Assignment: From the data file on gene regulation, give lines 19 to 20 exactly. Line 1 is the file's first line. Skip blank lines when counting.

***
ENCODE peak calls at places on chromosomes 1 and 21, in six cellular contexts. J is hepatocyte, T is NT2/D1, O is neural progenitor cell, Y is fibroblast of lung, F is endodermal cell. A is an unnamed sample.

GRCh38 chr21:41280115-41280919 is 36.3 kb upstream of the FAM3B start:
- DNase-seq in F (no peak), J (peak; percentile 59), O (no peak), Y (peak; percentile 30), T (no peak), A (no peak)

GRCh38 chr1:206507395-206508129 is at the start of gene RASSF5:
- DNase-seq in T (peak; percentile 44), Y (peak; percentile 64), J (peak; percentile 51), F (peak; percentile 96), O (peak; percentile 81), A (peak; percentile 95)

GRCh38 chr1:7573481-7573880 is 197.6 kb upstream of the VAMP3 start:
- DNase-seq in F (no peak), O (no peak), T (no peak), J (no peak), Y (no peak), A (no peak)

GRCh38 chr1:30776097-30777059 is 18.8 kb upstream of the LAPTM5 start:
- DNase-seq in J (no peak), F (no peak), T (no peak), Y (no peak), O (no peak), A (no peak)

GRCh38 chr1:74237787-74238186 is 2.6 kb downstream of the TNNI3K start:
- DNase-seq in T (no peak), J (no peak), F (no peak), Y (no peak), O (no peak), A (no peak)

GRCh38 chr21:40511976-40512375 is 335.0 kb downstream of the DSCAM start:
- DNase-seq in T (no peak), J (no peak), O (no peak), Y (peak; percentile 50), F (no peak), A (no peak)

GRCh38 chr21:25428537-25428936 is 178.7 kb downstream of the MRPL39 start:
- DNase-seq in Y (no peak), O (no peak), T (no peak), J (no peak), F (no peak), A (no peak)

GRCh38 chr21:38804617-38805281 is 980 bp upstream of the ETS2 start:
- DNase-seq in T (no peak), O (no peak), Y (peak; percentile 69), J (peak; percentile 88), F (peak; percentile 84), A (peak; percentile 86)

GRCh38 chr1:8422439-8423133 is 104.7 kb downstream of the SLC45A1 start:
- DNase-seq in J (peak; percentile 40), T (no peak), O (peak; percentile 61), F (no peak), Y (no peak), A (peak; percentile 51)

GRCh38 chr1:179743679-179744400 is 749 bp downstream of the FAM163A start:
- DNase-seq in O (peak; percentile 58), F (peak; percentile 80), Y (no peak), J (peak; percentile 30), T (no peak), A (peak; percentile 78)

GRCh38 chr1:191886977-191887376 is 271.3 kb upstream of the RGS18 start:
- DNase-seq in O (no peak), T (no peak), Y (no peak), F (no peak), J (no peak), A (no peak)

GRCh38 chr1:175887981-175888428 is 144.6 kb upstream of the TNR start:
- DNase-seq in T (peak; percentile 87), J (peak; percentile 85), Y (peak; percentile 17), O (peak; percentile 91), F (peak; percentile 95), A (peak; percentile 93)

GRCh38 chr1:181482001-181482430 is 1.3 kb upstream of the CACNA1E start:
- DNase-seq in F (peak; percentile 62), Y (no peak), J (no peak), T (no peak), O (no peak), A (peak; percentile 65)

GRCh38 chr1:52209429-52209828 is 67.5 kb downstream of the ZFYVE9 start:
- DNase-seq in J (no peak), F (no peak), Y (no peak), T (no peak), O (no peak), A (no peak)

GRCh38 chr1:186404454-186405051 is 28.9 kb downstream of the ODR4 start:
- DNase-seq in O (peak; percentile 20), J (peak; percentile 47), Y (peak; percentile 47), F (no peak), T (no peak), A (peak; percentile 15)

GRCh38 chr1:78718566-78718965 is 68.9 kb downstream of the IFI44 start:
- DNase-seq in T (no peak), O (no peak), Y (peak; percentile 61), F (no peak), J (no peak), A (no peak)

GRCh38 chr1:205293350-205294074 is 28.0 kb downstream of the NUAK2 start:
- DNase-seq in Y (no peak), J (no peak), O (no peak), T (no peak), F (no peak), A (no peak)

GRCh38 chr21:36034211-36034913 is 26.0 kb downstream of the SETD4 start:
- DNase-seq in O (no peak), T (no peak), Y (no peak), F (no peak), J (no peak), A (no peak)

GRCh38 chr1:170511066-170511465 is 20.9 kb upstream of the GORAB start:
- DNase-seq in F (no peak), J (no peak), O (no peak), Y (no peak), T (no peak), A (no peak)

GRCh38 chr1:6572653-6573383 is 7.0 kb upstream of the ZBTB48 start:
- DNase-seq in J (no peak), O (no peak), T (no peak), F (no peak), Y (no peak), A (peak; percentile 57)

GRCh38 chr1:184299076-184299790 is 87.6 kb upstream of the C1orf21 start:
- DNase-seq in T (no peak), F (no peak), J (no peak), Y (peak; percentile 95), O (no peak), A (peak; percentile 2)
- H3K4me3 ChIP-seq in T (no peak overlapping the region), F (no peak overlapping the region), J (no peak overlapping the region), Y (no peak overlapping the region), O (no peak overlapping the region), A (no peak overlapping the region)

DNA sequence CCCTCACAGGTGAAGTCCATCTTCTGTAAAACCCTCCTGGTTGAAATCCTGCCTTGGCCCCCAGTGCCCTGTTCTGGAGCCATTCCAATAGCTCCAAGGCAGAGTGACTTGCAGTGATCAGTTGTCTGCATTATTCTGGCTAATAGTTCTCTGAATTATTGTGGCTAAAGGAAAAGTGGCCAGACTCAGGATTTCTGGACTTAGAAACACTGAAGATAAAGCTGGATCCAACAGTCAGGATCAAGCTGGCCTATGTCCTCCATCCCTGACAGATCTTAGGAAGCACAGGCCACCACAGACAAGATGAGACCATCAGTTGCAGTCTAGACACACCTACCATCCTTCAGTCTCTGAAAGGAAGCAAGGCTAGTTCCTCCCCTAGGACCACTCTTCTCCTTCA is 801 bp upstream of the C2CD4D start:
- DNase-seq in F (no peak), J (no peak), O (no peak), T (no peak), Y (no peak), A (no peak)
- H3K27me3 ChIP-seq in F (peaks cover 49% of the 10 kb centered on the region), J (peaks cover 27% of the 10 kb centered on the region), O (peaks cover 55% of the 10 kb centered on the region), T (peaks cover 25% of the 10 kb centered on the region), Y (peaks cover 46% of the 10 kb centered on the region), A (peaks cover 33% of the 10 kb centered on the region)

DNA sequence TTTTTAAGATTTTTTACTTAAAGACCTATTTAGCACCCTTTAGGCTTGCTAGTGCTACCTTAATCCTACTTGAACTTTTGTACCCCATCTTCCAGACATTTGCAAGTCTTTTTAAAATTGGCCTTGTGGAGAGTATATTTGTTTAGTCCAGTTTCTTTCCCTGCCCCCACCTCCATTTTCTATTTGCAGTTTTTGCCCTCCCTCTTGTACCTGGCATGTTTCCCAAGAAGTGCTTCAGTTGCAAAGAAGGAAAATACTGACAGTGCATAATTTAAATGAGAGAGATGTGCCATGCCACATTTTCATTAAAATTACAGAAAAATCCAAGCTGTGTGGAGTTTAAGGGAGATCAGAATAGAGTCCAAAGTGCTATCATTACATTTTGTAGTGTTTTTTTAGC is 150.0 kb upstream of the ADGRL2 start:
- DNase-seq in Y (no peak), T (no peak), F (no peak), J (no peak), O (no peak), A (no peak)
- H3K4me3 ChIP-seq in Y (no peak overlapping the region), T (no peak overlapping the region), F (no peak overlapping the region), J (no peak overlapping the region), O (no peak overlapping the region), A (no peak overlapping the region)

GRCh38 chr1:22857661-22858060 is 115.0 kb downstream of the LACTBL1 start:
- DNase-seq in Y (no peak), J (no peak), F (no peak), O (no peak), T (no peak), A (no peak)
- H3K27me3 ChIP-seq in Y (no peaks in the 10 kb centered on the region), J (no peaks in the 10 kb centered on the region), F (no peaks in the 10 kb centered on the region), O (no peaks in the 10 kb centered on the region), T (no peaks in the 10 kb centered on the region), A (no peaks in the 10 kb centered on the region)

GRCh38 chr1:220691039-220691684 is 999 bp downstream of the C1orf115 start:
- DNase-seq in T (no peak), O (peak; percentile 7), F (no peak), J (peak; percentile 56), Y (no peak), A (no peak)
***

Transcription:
- DNase-seq in J (peak; percentile 40), T (no peak), O (peak; percentile 61), F (no peak), Y (no peak), A (peak; percentile 51)

GRCh38 chr1:179743679-179744400 is 749 bp downstream of the FAM163A start: